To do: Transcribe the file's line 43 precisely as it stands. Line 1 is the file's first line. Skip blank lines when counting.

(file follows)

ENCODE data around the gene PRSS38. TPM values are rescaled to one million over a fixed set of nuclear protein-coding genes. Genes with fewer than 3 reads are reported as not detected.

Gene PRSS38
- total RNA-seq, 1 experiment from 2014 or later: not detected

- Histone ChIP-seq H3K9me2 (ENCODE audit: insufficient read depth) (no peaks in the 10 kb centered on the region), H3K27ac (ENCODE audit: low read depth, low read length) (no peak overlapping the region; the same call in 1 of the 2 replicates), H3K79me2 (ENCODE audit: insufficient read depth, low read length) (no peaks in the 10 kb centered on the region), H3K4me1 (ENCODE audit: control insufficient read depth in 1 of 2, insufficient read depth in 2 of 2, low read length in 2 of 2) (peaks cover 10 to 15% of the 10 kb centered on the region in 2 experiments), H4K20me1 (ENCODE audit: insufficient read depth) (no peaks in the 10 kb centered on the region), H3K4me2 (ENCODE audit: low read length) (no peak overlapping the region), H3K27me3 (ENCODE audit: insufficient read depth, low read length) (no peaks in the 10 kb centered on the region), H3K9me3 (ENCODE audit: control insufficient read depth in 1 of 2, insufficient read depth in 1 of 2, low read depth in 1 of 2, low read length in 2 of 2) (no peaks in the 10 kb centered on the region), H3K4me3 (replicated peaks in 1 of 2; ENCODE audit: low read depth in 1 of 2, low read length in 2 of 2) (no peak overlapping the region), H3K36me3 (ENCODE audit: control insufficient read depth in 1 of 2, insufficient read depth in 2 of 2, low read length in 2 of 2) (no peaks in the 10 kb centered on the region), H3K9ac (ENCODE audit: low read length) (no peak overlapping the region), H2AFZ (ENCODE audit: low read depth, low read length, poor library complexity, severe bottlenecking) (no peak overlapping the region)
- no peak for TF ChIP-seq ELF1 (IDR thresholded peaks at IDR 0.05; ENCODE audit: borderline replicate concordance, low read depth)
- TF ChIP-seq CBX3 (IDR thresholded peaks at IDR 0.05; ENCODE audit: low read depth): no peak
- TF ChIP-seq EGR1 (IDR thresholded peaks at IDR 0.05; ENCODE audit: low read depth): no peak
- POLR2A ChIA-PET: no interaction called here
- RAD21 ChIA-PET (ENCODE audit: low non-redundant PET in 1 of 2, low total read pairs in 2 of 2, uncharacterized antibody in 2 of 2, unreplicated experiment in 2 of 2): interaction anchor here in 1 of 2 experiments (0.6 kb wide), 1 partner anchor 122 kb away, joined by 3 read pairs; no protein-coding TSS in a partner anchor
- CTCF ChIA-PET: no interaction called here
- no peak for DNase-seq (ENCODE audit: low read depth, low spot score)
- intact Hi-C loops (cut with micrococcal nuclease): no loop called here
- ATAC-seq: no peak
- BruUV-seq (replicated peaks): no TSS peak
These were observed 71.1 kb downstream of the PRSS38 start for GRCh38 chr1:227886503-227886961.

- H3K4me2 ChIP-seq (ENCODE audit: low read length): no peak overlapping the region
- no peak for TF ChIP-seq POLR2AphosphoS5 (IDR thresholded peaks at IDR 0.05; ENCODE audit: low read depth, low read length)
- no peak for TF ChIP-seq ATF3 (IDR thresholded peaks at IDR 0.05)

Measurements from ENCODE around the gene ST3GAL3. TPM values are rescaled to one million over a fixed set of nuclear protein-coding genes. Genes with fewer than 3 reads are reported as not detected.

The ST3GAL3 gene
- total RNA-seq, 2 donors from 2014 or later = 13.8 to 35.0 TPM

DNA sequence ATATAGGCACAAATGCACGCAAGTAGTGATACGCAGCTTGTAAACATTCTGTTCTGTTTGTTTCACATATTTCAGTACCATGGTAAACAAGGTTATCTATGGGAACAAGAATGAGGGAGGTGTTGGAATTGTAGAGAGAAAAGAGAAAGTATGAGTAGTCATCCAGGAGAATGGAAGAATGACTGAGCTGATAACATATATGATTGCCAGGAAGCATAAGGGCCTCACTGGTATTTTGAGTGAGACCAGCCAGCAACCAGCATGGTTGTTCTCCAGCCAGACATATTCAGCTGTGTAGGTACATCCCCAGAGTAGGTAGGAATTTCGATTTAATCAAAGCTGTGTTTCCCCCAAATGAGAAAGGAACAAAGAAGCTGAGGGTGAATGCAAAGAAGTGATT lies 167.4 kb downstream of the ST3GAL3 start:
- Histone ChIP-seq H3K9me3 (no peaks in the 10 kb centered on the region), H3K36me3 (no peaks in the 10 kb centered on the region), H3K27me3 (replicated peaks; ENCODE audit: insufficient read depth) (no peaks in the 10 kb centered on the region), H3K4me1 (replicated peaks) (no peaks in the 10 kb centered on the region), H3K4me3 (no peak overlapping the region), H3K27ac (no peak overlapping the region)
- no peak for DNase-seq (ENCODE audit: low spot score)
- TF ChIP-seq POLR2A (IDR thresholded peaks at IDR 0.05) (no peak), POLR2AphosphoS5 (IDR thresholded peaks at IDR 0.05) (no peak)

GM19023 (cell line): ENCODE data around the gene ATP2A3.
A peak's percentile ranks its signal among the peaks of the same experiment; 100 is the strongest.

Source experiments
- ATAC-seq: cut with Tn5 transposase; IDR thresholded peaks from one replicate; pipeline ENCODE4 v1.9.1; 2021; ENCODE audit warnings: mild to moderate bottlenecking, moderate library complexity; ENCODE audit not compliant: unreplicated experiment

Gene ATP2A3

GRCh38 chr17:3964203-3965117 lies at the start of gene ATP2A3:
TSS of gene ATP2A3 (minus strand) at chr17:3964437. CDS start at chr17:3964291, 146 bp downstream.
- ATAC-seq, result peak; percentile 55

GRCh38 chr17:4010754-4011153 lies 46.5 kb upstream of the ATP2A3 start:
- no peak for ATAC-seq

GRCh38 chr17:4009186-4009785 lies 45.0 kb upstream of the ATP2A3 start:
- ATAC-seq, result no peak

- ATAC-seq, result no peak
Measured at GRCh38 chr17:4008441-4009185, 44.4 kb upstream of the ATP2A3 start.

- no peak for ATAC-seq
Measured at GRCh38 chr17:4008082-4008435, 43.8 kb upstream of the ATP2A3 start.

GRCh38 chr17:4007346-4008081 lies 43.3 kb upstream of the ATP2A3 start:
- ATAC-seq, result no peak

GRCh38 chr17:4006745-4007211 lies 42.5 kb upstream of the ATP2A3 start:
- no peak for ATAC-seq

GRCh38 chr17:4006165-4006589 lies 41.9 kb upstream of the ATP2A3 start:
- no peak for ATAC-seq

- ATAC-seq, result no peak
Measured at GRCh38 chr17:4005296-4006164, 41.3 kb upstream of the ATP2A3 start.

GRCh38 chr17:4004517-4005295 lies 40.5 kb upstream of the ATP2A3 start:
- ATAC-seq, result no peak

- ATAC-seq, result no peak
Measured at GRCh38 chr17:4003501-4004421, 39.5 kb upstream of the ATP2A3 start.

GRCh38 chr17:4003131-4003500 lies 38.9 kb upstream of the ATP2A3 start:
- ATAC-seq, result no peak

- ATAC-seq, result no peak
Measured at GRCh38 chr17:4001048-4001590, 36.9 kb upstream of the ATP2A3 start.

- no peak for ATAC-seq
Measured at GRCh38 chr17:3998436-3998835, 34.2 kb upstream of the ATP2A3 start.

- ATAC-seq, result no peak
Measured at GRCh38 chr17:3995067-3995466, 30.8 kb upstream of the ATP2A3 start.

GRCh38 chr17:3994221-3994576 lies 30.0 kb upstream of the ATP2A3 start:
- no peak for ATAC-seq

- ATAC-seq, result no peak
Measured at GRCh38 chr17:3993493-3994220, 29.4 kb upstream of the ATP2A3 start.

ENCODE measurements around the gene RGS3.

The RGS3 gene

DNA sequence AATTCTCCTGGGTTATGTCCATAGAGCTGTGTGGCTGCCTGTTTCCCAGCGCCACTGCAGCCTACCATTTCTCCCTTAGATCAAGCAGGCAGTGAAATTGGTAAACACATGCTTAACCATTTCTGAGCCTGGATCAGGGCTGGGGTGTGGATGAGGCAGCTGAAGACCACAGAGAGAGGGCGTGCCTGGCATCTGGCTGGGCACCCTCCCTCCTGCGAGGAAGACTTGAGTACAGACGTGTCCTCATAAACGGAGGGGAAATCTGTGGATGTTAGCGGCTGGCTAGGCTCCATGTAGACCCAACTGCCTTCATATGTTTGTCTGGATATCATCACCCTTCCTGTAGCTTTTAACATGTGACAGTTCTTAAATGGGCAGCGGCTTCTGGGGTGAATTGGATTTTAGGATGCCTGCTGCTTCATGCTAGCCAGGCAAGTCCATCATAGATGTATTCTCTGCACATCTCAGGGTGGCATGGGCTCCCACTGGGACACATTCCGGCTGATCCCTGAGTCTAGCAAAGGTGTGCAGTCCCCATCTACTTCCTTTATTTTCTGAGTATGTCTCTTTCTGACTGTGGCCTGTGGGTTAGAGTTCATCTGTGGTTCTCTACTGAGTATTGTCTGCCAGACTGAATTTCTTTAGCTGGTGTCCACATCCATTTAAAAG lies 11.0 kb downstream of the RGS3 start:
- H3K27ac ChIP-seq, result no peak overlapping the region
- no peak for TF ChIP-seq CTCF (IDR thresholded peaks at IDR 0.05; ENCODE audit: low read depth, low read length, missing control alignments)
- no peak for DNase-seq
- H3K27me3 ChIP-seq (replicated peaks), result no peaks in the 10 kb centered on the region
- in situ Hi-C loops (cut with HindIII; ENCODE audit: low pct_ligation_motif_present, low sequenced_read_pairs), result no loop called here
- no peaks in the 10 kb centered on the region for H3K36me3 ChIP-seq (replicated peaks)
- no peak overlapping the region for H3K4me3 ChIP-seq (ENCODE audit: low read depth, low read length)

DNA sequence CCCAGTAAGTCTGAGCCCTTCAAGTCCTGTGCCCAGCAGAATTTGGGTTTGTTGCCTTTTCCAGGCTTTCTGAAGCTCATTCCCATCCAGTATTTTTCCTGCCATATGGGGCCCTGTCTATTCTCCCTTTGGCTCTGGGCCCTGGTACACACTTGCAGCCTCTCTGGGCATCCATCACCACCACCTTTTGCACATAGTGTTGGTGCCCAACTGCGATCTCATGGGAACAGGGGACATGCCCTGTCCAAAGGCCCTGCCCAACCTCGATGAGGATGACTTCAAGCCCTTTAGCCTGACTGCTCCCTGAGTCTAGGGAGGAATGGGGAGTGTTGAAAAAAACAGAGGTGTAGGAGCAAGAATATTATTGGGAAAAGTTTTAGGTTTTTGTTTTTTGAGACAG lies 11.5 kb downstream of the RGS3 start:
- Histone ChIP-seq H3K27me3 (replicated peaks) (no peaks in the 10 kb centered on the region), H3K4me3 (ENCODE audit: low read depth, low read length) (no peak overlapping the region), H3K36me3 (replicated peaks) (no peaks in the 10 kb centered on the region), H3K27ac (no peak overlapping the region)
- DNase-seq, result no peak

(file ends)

- ATAC-seq, result no peak